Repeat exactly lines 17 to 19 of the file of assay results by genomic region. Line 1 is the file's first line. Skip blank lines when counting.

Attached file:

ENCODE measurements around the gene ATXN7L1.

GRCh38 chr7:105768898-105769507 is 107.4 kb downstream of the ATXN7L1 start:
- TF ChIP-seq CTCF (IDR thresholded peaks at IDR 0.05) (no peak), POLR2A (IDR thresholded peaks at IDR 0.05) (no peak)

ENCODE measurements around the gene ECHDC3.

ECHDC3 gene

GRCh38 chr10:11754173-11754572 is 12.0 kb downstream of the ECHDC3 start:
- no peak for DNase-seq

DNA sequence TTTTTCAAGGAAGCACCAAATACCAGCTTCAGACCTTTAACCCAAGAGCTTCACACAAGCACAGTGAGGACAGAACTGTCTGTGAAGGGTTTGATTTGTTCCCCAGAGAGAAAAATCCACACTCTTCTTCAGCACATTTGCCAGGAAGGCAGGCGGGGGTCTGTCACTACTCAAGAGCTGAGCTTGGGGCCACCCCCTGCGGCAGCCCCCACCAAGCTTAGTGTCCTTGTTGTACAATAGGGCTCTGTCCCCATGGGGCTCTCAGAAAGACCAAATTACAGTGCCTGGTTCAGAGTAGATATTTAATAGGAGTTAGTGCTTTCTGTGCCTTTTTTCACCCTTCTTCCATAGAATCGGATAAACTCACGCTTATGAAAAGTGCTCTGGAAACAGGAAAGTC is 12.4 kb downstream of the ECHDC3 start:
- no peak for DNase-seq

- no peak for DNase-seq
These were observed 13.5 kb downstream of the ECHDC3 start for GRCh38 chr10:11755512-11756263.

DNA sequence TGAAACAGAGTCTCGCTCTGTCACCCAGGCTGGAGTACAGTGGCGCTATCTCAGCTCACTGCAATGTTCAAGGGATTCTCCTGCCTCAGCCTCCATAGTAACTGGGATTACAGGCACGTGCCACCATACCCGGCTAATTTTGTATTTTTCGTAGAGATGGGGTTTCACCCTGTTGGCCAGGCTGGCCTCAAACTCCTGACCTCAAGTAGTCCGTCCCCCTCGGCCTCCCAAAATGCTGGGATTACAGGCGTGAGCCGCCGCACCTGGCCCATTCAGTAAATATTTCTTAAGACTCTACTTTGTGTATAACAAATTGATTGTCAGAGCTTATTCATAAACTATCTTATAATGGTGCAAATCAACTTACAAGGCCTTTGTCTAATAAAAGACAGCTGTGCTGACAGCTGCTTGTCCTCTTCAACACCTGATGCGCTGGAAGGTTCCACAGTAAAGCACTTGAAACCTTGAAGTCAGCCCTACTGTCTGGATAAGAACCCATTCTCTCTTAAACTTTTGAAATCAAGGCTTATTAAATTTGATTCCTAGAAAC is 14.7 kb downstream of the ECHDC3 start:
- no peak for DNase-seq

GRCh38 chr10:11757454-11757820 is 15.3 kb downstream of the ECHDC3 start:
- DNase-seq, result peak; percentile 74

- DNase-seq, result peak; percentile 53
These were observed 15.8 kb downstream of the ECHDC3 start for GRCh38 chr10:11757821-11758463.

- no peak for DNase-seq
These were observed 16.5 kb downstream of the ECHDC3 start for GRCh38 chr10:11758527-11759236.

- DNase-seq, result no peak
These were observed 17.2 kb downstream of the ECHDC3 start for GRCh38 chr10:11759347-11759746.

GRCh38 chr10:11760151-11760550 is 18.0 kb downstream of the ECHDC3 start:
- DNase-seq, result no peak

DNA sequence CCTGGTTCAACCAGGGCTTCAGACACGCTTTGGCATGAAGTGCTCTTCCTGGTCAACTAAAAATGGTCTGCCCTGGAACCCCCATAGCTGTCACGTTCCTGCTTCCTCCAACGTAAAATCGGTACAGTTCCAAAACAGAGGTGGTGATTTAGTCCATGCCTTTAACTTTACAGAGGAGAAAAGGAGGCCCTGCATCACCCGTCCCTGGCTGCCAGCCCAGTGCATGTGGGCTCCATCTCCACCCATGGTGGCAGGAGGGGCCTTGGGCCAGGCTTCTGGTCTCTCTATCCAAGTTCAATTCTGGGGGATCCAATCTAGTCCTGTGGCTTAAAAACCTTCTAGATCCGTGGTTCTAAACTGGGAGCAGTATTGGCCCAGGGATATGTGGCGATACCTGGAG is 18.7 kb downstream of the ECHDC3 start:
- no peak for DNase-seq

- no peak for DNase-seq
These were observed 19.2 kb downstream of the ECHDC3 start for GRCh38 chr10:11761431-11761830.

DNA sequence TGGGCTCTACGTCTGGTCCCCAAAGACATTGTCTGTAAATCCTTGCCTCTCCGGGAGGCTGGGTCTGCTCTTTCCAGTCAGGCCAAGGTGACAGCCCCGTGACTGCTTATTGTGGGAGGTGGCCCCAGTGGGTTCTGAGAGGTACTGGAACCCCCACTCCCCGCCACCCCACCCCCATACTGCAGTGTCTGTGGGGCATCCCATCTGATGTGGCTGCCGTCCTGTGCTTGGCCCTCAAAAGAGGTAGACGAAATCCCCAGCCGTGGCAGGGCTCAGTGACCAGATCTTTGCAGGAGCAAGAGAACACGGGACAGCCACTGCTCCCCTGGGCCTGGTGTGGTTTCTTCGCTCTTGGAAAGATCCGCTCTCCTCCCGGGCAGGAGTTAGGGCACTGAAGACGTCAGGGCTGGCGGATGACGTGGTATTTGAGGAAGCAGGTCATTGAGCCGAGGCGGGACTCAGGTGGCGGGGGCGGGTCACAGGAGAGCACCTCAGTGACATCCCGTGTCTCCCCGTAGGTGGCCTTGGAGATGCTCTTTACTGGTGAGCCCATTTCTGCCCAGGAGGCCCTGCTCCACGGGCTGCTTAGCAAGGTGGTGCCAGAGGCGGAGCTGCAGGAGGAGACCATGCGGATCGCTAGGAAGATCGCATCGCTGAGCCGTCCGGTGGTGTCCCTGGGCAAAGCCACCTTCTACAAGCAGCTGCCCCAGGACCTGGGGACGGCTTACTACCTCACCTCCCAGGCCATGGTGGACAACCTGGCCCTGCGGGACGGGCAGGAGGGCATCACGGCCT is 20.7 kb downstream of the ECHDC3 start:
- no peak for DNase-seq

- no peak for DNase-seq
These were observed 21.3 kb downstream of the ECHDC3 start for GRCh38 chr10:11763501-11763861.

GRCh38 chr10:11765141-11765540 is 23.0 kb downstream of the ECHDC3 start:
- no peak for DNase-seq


These were observed 15.8 kb downstream of the ECHDC3 start for GRCh38 chr10:11757821-11758463.

- no peak for DNase-seq
These were observed 16.5 kb downstream of the ECHDC3 start for GRCh38 chr10:11758527-11759236.